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MAAA chief sees season of progress

Matthew Crocker (175) leads the field in a Championships for the Small States of Europe race, at Marsa. Photo: Wally GaleaMatthew Crocker (175) leads the field in a Championships for the Small States of Europe race, at Marsa. Photo: Wally Galea

Although there is the not inconsequential Olympic Games still to look forward to, but with the bulk of local track and field events now over, it is time for the local association to draw judgements over what has gone on throughout 2016.

And the balance is largely positive. That, at least, is the view of Athletics Malta president Edwin Attard.

“There are two main factors that I look at and they are both linked,” he said.

“We had the Championships for the Small States of Europe that served as a push both for the athletes and the association itself.

“For athletes, it meant a competition of a certain calibre on home soil whilst for the Malta Amateur Athletic Association (MAAA) it led to the completion of some important work at our facilities.

“I think we’ve witnessed some extremely satisfying performances both in the Small States meeting and in the National Champion-ships. So much so, that now we have a number of athletes who have already hit the minimum qualification standards for the 2017 GSSE.

“It doesn’t mean that next year they can let go because they will still have to achieve the so-called ‘B’ Standard but it is still a good sign.”

“As for facilities, we revamped the warm-up area,” Attard added.

“This was quite significant for us and we managed to do it because SportMalta appreciated just how important this area is for the athletes and helped us financially.

“We also levelled the pitch area of the stadium. Over the years a lot of sediment had found its way on to the pitch and we needed to level it off in order to make it compliant with international rules for throwing events.”

In addition to the importance of improved facilities, Attard believes that wider international participation can contribute towards raising the level of our sport.

Here, too, there has been quite a lot of activity in 2016.

“We’ve competed in a large number of events thanks also to the Maltese Olympic Committee and their support,” Attard said.

“In March, for instance, we had athletes at the World Indoor Championships, the European Throwing Championships and the World Half Marathon Championships.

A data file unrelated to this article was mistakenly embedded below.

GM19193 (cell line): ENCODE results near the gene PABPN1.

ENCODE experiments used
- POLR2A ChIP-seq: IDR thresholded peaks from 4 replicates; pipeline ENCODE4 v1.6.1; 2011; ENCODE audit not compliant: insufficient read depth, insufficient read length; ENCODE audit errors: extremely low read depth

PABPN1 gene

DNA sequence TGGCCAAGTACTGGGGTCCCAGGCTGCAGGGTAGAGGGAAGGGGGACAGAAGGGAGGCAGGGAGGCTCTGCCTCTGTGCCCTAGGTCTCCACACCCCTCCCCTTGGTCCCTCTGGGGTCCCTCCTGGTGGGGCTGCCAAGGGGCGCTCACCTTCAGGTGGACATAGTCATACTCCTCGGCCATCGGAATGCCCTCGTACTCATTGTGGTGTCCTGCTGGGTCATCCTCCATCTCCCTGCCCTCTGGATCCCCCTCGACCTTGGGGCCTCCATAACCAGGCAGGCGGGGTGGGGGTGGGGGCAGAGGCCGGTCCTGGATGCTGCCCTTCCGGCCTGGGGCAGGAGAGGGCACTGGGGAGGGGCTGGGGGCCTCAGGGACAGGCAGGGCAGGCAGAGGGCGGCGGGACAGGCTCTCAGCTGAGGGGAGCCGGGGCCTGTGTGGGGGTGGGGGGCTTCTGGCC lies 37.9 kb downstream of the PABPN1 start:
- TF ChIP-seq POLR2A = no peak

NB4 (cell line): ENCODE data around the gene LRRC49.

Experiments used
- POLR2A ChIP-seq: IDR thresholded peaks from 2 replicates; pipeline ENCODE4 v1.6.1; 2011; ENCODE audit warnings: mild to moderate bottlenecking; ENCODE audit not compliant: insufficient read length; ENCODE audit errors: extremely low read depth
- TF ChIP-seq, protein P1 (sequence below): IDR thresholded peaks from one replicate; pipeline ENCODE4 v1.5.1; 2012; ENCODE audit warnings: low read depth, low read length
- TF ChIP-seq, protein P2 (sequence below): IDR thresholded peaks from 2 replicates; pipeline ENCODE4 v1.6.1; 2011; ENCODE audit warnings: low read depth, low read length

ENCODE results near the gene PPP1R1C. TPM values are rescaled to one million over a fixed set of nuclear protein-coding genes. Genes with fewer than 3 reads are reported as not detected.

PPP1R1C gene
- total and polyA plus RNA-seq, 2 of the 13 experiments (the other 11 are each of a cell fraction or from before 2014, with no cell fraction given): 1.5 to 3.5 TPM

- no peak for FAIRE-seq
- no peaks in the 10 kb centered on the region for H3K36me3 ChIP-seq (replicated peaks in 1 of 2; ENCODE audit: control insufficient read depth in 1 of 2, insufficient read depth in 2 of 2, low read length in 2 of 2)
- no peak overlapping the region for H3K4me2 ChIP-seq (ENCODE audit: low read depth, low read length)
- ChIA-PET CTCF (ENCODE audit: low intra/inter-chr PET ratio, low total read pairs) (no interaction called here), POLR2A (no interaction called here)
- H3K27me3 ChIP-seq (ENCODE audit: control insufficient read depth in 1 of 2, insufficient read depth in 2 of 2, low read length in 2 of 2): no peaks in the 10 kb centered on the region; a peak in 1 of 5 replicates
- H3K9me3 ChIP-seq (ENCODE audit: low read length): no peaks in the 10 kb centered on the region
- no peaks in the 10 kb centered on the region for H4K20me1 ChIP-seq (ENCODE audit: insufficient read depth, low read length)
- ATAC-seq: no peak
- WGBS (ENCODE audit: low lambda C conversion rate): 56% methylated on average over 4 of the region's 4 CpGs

“Then, we had one of the peaks in 2016 when Charlotte Wingfield won a bronze medal in the U-23 Mediterranean Games.

“In July, we competed in the Euro Youth Championships, European Championships and Euro Junior Championships.”

Culture issue

Attard’s belief is that such participation can help raise the level of Maltese athletics although it will take more than that to emulate the progress that countries like Iceland and Cyprus have witnessed in recent years.

“It is a question of culture,” he mulls.

“That progress doesn’t happen overnight. Our athletes have to be exposed to sport from an early age so that we build a culture of participation in sport.

“There are a number of Icelandic athletes who live in America. It is the same with Cyprus who have athletes training in Greece.

“As I said, thanks to the MOC schemes we have some athletes competing regularly abroad but international exposure has become increasingly important.”

Beyond the 2016 Olympics, next season will bring with it two important competitions – the GSSE and Euro Team Championships.

“Those are two huge opportunities for our athletes and vital for the national team,” Attard reckons.

“We’re also looking at the infrastructure. We’ve qualified to receive funding from IAAF to improve our facilities but in the longer term we are looking at the possibility of a significant upgrade.

“I want the sport to keep growing. You can’t call athletics a small sport but it can grow bigger.

“In other countries, running, walking or cycling have become an everyday activity for a significant part of the population. The practice of such activities should become one of our major objectives.”

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